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					CANCER RESEARCH

Research into Cancer and Aging
For much of the past 100 years, Canada’s population of people aged 65 years or older was roughly five per cent of the total. Now, low fertility rates and longer life expectancy have significantly changed those numbers: between 1981 and 2005 the number of seniors in Canada increased from 2.4 to 4.2 million and their percentage escalated to 13 per cent of the total. Demographers forecast that Canada’s population of seniors will double again over the next 20 years to approximately 9.8 million; that’s close to one third of the country’s total population today. With this in mind, the Alberta Cancer Board is committed to developing a program in Cancer and Aging. A new research Chair in Calgary will play a lead role in representing the biology of aging as related to cancers. As Canadians and Albertans age, their risks of developing cancers, heart disease, osteoarthritis, dementia, macular degeneration and other diseases increase. It is well acknowledged in the scientific community that a better understanding of the physiology of aging and its role in disease development is critical to fostering good health later in life. And prevention of age-related diseases will go a long way towards controlling future health care costs, both the direct medical expenses, and the indirect costs of stress-related illness, insurance claims, lost efficiency and productivity. An aging population is also a population more vulnerable to developing cancers caused by a lifetime of exposure to carcinogens such as pollution, radiation, tobacco and harmful sunrays. As we age, the random genetic mutations that can lead to cancer also occur more frequently. And the body’s DNA repair system, which is constantly on the lookout for dangerous changes that may cause a cell to become cancerous—and abort the cell when such mutations are detected—is less effective as we grow older. Sequencing the human genome has generated significant opportunities to characterize cancer cells and aging cells. A Cancer and Aging Chair and team of researchers will establish a laboratory that would include a tumour bank and a biofluids collection and analysis process, with the key goal to study cell lines of individuals at different ages and provide data on the aging-related components of cancer. The research team will also collaborate with the Canadian Longitudinal Study of Aging and take advantage of the Study’s 20-year exploration of the dynamics of human aging and its impact on the development of diseases. This field of study will complement data obtained from the Tomorrow Project and help us in our steps towards a cancer free future.

An aging population is also a population more vulnerable to developing cancers caused by a lifetime of exposure to carcinogens such as pollution, radiation, tobacco and harmful sunrays.

Provincial Office | 710–10123 99 Street | Edmonton, Alberta T5J 3H1 | P 780.643.4400 | F 780.643.4398 | Toll Free 1.866.412.4222 | www.albertacancer.ca

CANCER RESEARCH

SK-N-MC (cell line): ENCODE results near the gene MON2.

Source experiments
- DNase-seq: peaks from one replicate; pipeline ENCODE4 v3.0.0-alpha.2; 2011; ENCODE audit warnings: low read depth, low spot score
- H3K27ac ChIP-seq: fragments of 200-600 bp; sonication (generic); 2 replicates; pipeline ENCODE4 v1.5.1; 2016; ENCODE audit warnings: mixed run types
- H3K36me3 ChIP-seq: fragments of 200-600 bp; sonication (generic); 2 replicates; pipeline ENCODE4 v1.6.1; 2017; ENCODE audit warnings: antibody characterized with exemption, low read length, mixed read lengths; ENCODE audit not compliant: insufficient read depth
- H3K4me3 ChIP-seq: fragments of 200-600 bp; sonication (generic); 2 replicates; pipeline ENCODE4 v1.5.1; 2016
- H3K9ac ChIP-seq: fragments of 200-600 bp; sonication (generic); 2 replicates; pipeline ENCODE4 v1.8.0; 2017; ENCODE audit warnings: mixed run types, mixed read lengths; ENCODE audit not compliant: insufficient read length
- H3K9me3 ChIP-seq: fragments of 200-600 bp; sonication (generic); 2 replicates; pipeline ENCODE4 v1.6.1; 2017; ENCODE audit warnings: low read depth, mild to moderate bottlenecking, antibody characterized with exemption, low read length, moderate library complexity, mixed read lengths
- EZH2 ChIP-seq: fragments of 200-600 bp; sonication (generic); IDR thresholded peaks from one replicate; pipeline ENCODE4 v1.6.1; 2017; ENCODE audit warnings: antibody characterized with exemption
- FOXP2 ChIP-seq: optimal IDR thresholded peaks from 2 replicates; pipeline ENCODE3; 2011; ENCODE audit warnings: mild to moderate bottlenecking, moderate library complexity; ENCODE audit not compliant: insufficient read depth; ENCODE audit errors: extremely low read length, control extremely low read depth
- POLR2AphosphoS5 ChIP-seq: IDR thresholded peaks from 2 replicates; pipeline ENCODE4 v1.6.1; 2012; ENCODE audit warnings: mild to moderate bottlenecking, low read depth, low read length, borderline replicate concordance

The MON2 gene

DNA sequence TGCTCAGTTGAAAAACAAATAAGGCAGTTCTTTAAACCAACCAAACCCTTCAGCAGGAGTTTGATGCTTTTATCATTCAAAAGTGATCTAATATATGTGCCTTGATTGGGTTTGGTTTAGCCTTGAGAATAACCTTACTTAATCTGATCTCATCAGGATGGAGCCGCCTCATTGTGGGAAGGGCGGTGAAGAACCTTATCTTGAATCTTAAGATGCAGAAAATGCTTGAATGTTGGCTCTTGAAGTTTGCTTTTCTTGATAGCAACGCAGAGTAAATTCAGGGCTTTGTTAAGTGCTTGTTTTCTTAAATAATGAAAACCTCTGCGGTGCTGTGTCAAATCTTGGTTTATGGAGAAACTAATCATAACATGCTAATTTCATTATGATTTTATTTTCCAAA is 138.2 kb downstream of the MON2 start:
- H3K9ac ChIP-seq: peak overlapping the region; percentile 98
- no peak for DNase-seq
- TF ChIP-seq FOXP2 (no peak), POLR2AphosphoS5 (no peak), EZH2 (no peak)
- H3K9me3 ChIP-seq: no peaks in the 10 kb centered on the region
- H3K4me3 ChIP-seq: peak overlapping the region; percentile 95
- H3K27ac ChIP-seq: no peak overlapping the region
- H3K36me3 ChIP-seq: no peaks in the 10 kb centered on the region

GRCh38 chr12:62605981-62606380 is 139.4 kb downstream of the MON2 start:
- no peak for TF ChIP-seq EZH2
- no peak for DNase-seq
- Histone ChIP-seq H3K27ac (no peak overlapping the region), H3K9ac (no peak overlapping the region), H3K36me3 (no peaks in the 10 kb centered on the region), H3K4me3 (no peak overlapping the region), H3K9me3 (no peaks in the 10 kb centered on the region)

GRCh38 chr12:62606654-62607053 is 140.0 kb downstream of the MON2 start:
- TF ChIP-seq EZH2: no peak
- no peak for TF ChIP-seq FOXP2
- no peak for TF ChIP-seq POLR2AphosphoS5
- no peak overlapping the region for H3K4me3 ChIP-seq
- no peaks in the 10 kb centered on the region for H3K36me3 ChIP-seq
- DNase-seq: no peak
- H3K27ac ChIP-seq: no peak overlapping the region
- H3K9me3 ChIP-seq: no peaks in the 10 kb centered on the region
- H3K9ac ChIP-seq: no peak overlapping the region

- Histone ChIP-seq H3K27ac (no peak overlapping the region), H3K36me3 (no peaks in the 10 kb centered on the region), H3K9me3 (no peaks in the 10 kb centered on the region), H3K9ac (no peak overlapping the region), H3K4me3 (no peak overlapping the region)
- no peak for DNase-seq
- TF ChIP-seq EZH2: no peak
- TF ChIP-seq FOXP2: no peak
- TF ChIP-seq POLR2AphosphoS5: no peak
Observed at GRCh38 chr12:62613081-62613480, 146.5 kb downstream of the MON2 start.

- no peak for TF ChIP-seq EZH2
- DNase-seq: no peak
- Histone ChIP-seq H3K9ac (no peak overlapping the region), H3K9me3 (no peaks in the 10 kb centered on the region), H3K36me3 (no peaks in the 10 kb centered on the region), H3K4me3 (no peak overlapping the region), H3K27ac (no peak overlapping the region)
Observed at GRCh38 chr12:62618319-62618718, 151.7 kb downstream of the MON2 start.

Metabolomics and cancer research
The completion of the Human Genome Project has propelled a growth in scientific knowledge unparalleled in history. This has led to the birth of numerous fields of molecular medicine including genomics, which is the study of an organism’s entire genome, and proteomics, the large-scale study of proteins. The knowledge gained has helped scientists and physicians discover indicators that predispose individuals towards certain diseases and, in turn, to pre-determine whether patients will respond well to specific treatments. Enter metabolomics, the newborn cousin of genomics and proteomics. Metabolomics is the study of a full complement of metabolites (small molecules) that are present in biofluids such as urine, serum, and cerebrospinal fluid, for example. These chemicals, called metabolites because they are a product of the body’s biochemical processes, or metabolism, change with stress, diet, health and disease. That variation in the chemical signatures makes researchers think that they can use metabolomics to establish a more complete picture of wellness and disease. This has exciting possibilities for cancer research. Imagine being able to diagnose cancer through a simple blood test, detect a recurrence of cancer before it can be imaged, or determine the effectiveness of treatment through an easy urine test. Collecting biofluids from cancer patients and examining them with a Nuclear Magnetic Resonance Spectroscopy, and/or High Resolution Mass Spectrometry will deliver vital data that can determine the molecular make-up of cancer tumours and lead to improvements in both diagnosis and treatment. The Alberta Cancer Board is dedicated to establishing a fully equipped metabolomics research facility in Alberta that will attract world-class leaders in the field. And with this, we could one day give the world the most advanced and comprehensive understanding of cancers ever.

Imagine being able to diagnose cancer through a simple blood test, detect a recurrence of cancer before it can be imaged, or determine the effectiveness of treatment through an easy urine test.